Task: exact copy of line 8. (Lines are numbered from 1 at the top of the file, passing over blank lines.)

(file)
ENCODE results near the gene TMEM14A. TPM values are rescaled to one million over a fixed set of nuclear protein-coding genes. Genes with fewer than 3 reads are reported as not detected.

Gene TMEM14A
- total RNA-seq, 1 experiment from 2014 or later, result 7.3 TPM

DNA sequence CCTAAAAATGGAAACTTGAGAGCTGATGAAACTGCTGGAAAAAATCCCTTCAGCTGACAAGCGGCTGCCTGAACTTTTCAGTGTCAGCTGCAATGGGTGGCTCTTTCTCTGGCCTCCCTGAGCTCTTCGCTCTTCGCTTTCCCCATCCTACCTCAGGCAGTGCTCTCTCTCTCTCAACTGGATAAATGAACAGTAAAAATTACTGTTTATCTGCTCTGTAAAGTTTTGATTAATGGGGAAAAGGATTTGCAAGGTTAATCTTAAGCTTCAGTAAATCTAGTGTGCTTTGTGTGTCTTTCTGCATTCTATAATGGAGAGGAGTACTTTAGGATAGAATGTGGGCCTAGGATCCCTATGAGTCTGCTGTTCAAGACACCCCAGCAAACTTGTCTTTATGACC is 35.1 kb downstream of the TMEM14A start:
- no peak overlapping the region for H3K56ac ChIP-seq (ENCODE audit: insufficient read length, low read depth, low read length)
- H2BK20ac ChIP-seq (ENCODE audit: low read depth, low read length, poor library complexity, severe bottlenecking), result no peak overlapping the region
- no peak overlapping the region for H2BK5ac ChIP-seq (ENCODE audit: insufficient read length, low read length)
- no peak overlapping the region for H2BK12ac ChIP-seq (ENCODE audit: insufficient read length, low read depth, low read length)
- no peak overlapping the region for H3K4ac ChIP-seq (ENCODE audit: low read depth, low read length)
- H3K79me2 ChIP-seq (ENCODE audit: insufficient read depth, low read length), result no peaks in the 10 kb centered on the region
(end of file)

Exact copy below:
- no peak overlapping the region for H2BK12ac ChIP-seq (ENCODE audit: insufficient read length, low read depth, low read length)